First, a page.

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chrisf

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  1. My first port of call for CWPs is usually Robert Carroll's e-group. He has a truly remarkable collection of these elusive documents. Chris
  2. Route 639 was a trolleybus route, rather out of period for Copenhagen Fields! Chris
  3. In the summer service of 1961 there was a 20.55 Birkenhead to Padddington which arrived at Paddington at 05.20. It had rather a lot of vans in the formation: Brake Van, Birkenhead to Paddington. I'm guessing a full brake of some description Siphon G 1002 or 1349, Birkenhead to Paddington Brake Van, Aberystwyth to Paddington. Another full brake, I suppose Siphon G, Chester to Paddington Van, Birkenhead to Paddington Van, as required, Birkenhead to Reading Brake Van, 28 or 161, Wolverhampton to Basingstoke, Saturdays only The two "Vans" co
  4. This is a question that has baffled me for years. It appears to me that if the expressions "Van" or "Large Van" are used it could be anything. Where somethng more specific is used, eg "Full Brake", "Siphon G", "Siphon J", "Fruit D" or "GUV", there is an operational reason for specifying that particular type of van. Then there are some baffling expressions. What, for example, is a "News Van"? Smart-alec answer: a van large enough to carry lots of newspapers. There used to be a couple of full brakes branded to work between Paddington and Paignton. Their numbers were, I think, quoted in th
  5. Rich, thank you for illustrating your build of the O33. I have an O62 kit in my 'one day when I have the courage' pile. Dare I say it, I am encouraged by the sight of your Siphon emerging from the fret. Chris
  6. Sorry, not a response to Jack's question but a matter arising from earlier in the thread. The Railway Observer of June 1959 reported that a LSWR SL, 253, turned up at Exeter in May 1959 after being freshly revarnished. What colour the paint was underneath the varnish is, sadly, not reported. Neither is it known how long the coach stayed around Exeter but I believe, subject to checking, that it ended up in the Lancing Belle. Chris
  7. I won't take away the undoubted pleasure that you will derive from reading through my 116 thread so here is the short version. 116s appeared on peak services from the Midland and were based on Cricklewood. Formations of three power cars and one trailer were used. Cricklewood depot was not noted for keeping sets in formation. Chris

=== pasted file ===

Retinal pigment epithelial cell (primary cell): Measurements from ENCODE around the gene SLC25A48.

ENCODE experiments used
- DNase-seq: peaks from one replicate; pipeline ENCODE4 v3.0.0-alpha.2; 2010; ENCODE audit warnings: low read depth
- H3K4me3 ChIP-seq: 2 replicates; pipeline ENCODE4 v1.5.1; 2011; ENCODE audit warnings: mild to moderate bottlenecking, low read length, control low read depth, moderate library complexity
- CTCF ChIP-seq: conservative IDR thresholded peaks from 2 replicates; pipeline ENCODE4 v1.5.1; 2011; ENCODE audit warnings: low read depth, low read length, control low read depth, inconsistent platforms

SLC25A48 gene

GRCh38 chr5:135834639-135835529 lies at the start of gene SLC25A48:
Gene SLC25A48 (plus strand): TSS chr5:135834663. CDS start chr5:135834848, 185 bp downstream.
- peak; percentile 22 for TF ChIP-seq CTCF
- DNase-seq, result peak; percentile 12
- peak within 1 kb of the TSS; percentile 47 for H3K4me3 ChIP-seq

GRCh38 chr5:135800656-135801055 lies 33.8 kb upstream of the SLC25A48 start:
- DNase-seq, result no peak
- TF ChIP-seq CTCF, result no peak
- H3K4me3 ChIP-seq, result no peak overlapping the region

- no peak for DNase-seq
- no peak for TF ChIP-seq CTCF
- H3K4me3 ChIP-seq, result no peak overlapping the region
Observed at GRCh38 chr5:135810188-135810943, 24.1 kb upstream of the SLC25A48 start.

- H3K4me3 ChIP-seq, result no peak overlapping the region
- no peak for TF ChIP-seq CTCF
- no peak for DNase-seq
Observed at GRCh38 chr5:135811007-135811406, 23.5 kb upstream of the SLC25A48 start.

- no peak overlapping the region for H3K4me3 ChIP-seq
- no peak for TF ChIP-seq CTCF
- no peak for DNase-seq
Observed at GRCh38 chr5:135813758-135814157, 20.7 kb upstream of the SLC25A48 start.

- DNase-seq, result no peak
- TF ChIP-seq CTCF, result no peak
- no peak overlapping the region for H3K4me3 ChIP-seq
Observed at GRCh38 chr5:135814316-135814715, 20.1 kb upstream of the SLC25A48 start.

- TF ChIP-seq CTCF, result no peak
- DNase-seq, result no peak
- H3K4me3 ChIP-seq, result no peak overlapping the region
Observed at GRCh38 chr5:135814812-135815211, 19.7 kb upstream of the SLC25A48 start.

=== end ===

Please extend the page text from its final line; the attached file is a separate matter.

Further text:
8. The Barry Raiiway coaches had been built with electric lighting in 1921 and were converted to gas lighting in 1950. When their time was finally up and the two Thompson coaches arrived, an additional charging point was installed at Tiverton Junction. In addition, each of the Thompsons was attached to another train from time to time and taken at speed to Paignton and back purely to charge its batteries. It is perhaps just as well that the Hemyock service only lasted another year or so. Chris
  9. Food for thought there, Neil - thank you. My starting point would be the new Bachmann 117 in lined dark green as running in 1961. It's a costly bit of kit, like everything else these days! Chris
  10. This is something that I want to do but, as in so many things, courage deserts me. The essential difference between 117 and 118 is the shape of the headcode box: flat top on 117, curved on 118. It should be a simple re-profiling job ... Chris
  11. I use any seasonal greetings cards I receive as decorations. No holly, paper chains or tree for me. Chris
  12. Postie was a bit slow with my subscription copy but it arrived today. I liked Michael Russell's graffiti article and in particular the way he made the coach look so dowdy. Chris
  13. This is very sad news. I never met Stuart but I came to be very familiar with his rail atlas. In that fine work, his name will live on. Chris
  14. I was fortunate to ride the Vennbahn at about this time. A friend and I were touring Belgium for a week After spending the night on a stabled train at Welkenraedt we made our way to Eupen, where breakfast proved elusive, and travelled behind steam to Trois Ponts. This is of course "Three Bridges" and the contrast could not have been greater. Imagine a Kriegslok on the main line at our Three Bridges! As I recall, on our journey the loco did little more than cough politely for most of the trip. I have a souvenir of the trip in the form of a Vennbahn T shirt. Chris
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